Fair warning that this Greenwich Village watering hole is usually packed, bustling and clamoring with loud voices on weekday evenings—that’s how good its cocktails are. If there’s overflow when you arrive, an attentive host or hostess will approach and ask if you’d like anything to sip on while you dawdle in the foyer and wait, and that’s partly what cements the bar as a neighborhood staple worth its salt. The other factor, of course, is those drinks.
Existing Conditions does something we’ve seen almost no other NYC bar menu do: It lists its nonalcoholic options first. Rather than being relegated to footnote status, these zero-proof cocktails are front and center, which feels particularly significant in a place so synonymous with inebriation that “Boot and Rally” could replace “Excelsior” as the state motto and no one would bat an eye. The drinks are a wee bit pricey, but worth it. Among the best are the Stingless (clarified lemon, vanilla and carbonated Melipona honey from the Melipona honey bee, “the only natural pollinator of vanilla orchids”) and Horse and Carriage (carbonated clarified Granny Smith Apple, clarified carrot and Tazmanian pepper berry).
Mother of Pearl
Mother of Pearl is a “post-modern Polynesian restaurant and cocktail bar” located at 95 Ave. A on the outer lip of Tompkins Square Park, and, point blank, it is gorgeous. Its subway-convenient location is a perk, and aesthetically speaking, it comes as close as anything we’ve seen on the East Coast to the Vanderpump Rules look. Lush white curtains, abundant ferns, cool greens and ocean blues populate the space, which offers “regular” cocktails for those not abstaining as well as a nonalcoholic Virgin Isles drinks list rife with healthy, fruity options. Most tempting is the Eastern Spice, which features guava, cinnamon spice, lime, black pepper syrup and soda water.
Sunday in Brooklyn
This doesn’t hold true for all nonalcoholic options, but in general, booze-free beverages tend to fall on the simple or blandly fruity side. The conventional wisdom seems to be that if you’re not trying to get tipsy in a social setting, you’re left to ponder basic solutions like soda, seltzer water or something juice-adjacent.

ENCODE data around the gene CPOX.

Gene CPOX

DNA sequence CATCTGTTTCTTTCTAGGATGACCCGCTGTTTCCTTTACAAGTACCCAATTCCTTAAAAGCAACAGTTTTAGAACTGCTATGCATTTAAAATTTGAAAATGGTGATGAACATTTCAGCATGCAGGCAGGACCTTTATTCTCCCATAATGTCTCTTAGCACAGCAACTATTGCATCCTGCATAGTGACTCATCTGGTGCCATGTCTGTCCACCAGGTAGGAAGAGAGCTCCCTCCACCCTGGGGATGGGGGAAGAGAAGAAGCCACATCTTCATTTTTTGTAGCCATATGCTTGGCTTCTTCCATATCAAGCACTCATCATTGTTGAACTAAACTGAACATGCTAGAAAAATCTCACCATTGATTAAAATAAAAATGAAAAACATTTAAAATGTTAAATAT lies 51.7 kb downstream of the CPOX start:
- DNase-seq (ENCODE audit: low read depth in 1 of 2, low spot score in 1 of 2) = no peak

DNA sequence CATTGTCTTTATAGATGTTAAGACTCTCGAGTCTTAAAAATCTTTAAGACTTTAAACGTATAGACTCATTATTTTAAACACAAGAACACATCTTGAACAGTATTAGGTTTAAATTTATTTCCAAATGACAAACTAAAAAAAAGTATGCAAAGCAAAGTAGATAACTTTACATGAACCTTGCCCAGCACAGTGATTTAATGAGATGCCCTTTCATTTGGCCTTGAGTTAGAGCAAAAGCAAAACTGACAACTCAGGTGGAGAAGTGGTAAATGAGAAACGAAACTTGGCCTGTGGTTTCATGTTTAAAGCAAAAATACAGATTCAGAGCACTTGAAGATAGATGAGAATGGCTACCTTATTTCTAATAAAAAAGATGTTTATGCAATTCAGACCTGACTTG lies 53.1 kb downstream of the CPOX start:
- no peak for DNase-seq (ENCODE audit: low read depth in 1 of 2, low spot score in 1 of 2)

Not so at Sunday in Brooklyn, which sits in the shadow of the Williamsburg Bridge. The Zero Proof menu here is positively lush. Ponder, if you will, the Blackberry Julip (shiso, blackberry, vanilla and sherry vinegar) or the Celery Collins (celery, pandan, lemon, pink peppercorn, salt and soda). The crown jewel, however, is the decadent Gold Crush, which features a mouthwatering combination of Seedlip Grove, turmeric, ginger, honey, lemon and Aztec chocolate, which can be served hot or cold per your request. Your Pabst Blue Ribbon is positively shaking.
Full disclosure: Getaway in Brooklyn isn’t open yet (it will be in another few weeks, according to Amanda Mull’s aforementioned article), which is evidence that drinking establishments selling beverages that don’t get patrons drunk are still in their infancy, culturally speaking. However, “their beverage options don’t resemble anything like sugar-soaked virgin piña coladas, daiquiris or Shirley Temples,” Eater reports, and as far as the vibe is concerned, we can certainly expect a bar whose owners are sensitive to how certain assumptions about alcohol are inherited. “It feels to me like the older people are, the more they see [our bar] as a thing for sober people,” Getaway co-owner Sam Thonis told The Atlantic. “They see it as black or white—you drink or you don’t drink. With younger people, there’s a lot more receptiveness to just not drinking sometimes.”